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General Motors announced in January 2023 that it will invest $650 million in Lithium Americas Corp. and will help the company develop its Thacker Pass lithium mining project, with the aim of ensuring a supply of lithium for its electric vehicles. However, the Thacker Pass project is proposed on Peehee Mu’huh, a sacred site on Paiute, Shoshone and Bannock lands in Northern Nevada. This landscape holds significant spiritual value to Paiute, Shoshone and Bannock peoples, in part, because this is the site of two massacres resulting in many ancestors’ bodies being buried in the land. The Reno Sparks Indian Colony, Berns Paiute Tribe, Summit Lake Paiute Tribe, and People of Red Mountain do not consent to the project and have filed lawsuits in opposition to the Thacker Pass mining site.

Peehee Mu’huh, which translates to “rotten moon”, is the site of two massacres which gave the sacred site its name. During the second massacre in September 1865, the U.S. government attempted to exterminate the region’s Indigenous Peoples, including children, by attacking a camp at the base of the pass. This attack was part of the broader pattern of federal policy to open up western lands for Euro-American settlers and to promote the growth of industries, including mining. Lithium Americas is able to propose a mine at Thacker Pass today because of this historical context of violence and dispossession of Indigenous lands.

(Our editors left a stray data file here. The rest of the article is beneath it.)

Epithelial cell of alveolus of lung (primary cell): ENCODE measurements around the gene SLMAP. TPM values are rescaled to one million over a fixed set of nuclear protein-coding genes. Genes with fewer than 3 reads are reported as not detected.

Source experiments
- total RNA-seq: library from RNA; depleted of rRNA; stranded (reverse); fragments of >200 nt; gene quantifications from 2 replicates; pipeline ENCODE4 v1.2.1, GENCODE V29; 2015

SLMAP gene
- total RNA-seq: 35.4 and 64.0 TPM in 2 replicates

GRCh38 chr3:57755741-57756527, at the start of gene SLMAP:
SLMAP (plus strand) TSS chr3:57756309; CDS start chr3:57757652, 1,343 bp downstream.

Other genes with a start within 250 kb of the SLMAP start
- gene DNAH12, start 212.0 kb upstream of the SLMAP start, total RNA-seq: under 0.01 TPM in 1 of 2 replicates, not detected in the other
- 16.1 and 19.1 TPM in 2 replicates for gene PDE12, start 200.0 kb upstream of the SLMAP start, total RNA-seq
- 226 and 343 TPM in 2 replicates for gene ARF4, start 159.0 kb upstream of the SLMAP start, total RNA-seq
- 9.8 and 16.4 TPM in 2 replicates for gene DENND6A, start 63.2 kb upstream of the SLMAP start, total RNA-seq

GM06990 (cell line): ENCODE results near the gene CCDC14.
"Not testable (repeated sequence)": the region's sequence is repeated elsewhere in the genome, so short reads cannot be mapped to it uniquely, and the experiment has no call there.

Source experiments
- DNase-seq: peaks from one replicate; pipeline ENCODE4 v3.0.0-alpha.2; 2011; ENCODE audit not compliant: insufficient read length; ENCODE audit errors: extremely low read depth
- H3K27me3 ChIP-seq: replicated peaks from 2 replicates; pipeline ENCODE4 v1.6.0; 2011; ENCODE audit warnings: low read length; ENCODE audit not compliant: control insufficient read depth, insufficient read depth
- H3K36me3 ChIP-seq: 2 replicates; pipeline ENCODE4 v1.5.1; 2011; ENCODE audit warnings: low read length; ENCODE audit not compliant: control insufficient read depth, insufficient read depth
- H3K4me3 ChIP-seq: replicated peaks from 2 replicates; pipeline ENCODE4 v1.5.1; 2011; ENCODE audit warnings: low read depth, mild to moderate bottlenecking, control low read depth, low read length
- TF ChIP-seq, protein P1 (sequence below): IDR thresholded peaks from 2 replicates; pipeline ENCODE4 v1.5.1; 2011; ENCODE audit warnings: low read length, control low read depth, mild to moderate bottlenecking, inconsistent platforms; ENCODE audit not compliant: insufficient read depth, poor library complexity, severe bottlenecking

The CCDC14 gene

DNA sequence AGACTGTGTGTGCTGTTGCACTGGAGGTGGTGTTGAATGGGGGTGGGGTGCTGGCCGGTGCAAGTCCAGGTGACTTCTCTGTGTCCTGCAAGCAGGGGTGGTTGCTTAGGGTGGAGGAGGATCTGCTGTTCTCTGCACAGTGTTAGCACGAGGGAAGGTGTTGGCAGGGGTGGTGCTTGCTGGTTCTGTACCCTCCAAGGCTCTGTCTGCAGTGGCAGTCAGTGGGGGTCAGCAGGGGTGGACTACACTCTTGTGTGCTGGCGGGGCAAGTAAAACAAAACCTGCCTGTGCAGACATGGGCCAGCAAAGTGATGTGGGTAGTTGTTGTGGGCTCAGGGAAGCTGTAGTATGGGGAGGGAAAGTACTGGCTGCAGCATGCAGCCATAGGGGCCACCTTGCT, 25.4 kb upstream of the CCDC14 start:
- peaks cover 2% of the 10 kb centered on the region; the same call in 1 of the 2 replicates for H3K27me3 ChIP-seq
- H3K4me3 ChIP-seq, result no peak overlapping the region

Despite GM’s Human Rights Policy, which includes a commitment to the UN Declaration on the Rights of Indigenous Peoples and to Free, Prior, and Informed Consent (FPIC), it has not paused its investment to assess its Indigenous Rights risk, nor has it required Lithium Americas to assure that it has obtained consent in line with FPIC standards. This comes after the People of Red Mountain and Securing Indigenous Rights in the Green Economy (SIRGE) sent an open letter addressed to GM, calling for it to require Lithium Americas, and its other suppliers, to implement FPIC policies in accordance with UNDRIP, and to rescind its investment where its suppliers fail to do so. 

People of Red Mountain, a group of traditional Paiute, Shoshone and Bannock peoples with ancestral ties to the area and allies have asked GM to meet and the company has not done so, nor even responded to the multiple requests.